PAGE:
Friday, March 27, 2009

Writing Takes a Back Seat


My goal has always been to make my living as a writer. More than writing though, I wanted to be a mom. When my kids grew up, I reasoned, THEN I could write. And if it didn't happen when they grew up, if I needed to perform some other tasks that took me away from writing for a majority of the day (because money wasn't coming from my writing), I could always look forward to retirement. 

I never really looked so far into the future, though, that I considered I would also be blessed with grandchildren and great grandchildren – so many people – so much love. 

My days are divided into segments where my day job (daycare) takes sometimes as much as 11 hours a day and writing occurs only when and if possible. I had hoped I would be an established writer by now.

But when family and friends call, email, or visit, goals I set for writing get put on the back burner. The back burner is ready to topple over.

At one time, I felt like the Jimmy Stewart character in my favorite movie, It's a Wonderful Life. For so long, finances were so bad, I had to claim bankruptcy. My expenses were more than double my income. I sometimes felt as if I should throw myself off a bridge just to see if an angel would think me worthy of rescue. 

But the frustrations of writing with so many interruptions were, I discovered over the years, offset by the love I received from every member of my family and from the great friends I have.

Even though everything took me away from my writing, I found snippets of time to write little things that could be added to other little things that eventually grew to bigger things. I found online communities that supported my articles and my blogs. 

I found angels everywhere – family members who actually took the time to read my blogs and my articles, friends who took the time to comment. And new acquaintances who told me I was doing a great job. 

Family and friends will always come first and I look forward to whatever interruptions I get from them. I rely on the phone and email to connect me to loved ones and I live for photos like the one above, when my daughter-in-law, who lives with my son (a U.S. Marine) and their three children, sends me little treasures every once in a while that mean so much to me. My grandson Kaden wrote a "G" for Grandma, reminding me of the importance of family connections, and he gave me a reason to write this blog.

Aside: while I was writing this blog, I asked Audrey (my granddaughter) to give me just a few minutes to write – four and a half hours later, my blog is finished!

Wednesday, March 25, 2009

What is talent?


(link for video is below)

I received an email today that truly amazed me. I'm not usually wowed by emails, mostly because I've read the same ones over and over.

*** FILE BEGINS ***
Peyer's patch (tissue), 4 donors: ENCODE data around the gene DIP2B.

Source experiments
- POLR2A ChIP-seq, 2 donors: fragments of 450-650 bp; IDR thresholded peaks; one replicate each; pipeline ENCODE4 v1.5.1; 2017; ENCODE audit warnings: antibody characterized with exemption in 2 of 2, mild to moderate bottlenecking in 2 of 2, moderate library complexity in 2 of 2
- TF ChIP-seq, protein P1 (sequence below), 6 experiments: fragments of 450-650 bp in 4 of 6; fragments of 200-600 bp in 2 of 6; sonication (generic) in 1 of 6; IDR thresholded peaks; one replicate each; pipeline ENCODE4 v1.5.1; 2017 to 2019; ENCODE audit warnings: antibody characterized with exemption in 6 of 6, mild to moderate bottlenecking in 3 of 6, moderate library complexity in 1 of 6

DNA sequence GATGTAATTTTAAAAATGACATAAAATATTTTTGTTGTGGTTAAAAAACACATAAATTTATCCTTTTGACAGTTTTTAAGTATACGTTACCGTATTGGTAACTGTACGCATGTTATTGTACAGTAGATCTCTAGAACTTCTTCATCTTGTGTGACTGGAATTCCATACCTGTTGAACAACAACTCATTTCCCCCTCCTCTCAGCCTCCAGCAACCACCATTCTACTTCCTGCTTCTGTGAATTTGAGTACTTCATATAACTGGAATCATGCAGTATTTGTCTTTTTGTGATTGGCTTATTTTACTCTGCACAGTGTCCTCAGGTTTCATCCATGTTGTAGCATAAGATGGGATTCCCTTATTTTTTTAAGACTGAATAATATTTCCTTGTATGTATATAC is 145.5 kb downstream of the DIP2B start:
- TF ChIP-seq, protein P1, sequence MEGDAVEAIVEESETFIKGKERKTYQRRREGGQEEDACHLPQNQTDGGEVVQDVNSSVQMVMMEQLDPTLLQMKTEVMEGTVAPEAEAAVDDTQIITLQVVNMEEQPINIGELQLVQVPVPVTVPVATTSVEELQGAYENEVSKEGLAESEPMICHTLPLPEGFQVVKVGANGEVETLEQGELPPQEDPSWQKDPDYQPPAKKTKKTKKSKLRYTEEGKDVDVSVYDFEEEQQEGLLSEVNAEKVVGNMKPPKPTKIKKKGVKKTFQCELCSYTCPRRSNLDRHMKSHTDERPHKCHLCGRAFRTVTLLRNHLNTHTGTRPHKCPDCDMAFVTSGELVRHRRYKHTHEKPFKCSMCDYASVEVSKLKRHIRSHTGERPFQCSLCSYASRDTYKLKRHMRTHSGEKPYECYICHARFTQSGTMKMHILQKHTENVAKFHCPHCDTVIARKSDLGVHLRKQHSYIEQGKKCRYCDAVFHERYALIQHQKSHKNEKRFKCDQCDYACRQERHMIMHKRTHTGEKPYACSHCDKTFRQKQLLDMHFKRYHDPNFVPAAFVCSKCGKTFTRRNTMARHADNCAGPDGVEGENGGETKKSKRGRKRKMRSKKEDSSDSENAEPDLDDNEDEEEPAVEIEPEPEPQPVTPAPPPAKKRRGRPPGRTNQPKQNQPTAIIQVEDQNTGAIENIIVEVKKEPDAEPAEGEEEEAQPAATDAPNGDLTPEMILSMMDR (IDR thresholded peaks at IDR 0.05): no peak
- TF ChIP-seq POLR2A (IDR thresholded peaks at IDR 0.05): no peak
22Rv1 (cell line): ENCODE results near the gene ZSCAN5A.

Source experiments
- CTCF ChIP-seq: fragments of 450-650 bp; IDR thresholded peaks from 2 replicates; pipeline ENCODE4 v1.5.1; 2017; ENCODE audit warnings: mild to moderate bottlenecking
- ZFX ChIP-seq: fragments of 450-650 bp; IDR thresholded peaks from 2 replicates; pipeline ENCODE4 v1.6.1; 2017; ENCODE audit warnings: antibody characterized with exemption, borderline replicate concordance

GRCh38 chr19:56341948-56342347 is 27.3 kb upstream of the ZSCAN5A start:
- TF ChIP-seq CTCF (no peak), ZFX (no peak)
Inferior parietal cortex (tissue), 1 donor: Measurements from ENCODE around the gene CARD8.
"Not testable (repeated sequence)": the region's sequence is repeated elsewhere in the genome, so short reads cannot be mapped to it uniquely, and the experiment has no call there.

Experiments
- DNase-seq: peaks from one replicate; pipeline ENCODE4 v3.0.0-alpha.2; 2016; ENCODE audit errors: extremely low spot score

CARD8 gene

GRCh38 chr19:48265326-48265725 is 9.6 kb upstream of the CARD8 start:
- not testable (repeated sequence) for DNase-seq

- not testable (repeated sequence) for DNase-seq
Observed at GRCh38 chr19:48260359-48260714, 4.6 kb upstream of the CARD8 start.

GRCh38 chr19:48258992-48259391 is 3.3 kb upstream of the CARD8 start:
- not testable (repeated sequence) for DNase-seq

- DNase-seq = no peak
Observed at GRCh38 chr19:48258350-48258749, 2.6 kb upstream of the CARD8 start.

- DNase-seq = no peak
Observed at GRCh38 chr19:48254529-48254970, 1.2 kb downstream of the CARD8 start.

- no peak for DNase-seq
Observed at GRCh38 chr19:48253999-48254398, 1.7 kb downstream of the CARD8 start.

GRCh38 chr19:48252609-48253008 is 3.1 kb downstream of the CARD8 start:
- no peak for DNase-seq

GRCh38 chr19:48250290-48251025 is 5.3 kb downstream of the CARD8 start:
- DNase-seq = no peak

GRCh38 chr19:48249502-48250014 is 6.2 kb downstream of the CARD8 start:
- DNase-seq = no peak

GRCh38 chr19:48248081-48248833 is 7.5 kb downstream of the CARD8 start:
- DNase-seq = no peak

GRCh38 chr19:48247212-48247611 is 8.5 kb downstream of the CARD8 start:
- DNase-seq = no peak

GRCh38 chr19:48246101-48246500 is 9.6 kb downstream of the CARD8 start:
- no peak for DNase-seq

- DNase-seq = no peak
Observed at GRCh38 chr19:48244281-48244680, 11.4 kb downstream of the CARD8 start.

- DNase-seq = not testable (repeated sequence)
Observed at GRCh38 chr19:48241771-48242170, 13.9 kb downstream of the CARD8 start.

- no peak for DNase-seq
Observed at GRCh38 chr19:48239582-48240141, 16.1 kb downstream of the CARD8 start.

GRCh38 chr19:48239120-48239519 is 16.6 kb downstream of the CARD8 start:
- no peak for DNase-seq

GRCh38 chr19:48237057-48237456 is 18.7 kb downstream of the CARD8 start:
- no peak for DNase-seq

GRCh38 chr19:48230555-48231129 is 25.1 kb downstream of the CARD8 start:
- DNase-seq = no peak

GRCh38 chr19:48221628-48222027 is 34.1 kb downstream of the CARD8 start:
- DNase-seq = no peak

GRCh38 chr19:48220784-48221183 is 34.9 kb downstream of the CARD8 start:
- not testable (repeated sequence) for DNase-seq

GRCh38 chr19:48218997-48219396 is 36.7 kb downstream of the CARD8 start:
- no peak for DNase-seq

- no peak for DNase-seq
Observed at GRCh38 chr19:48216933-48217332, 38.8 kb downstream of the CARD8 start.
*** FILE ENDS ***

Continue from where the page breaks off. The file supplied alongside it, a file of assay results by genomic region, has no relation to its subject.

Today, though, Mom sent me a new, never-seen-before email with a link to a video that got me thinking about creativity and talent and remembering how, when I was young, I would spend hours producing what I considered to be masterpieces worthy of publication (they later proved to be colossal embarrassments – like the mystery thriller I wrote when I was around ten that started, "Thousands upon thousands of burglars piled into the city..."  – My mother still falls apart when we reminisce about that first line). 

Every school year, when my parents, sisters, and I roamed the aisles looking for crayons, pencils, pens, and paper, I breathed in the aroma of the new supplies and couldn't wait to get home and open them.  I loved designing and I loved writing. I couldn't (and still can't) draw. Three dimensions on a two-dimensional plane have always mystified me. How do people penetrate the paper with their pencils to demonstrate the peaks and valleys of a face? 

I could never figure it out. As I forced my pencil into the page and discovered holes instead of shadows, I realized my talent was NOT going to be expressed in art. I gave up drawing and focused instead on designing and writing.

And then today I discover an elephant that has more ability to draw than I do. Sad. How is it possible for an elephant to draw a self-portrait? 

Makes me wonder. Maybe every living thing has a talent, and it's just a matter of being given an opportunity to express that talent. Who thought of putting a paint brush into an elephant's trunk?

Watch this amazing video. 



Tuesday, March 24, 2009

Money Money Money Money


My earnings for Associate Content break down like this: I make $.0015 every time somebody clicks on one of my articles. What that means is that for every 1,000 clicks, I make $1.50. I honestly didn't know of any place on the web that paid more –

UNTIL TODAY

I read an article by fellow Associated Content writer, Charlene Collins, who joined Factoidz. They pay $5.00 for every 1,000 clicks, bringing the amount of income up to $.005 per click. You don't have to come up with new content. You can rewrite or repost old content from wherever you write. 

So guess what I'll be doing after tax time!

AND Charlene suggested getting Adsense. What Adsense does is post ads on your blogs. And if anybody clicks on your ads, something you are forbidden to persuade them to do, you get money that way too. It's a win-win – as long as you don't break their rules. And there are many.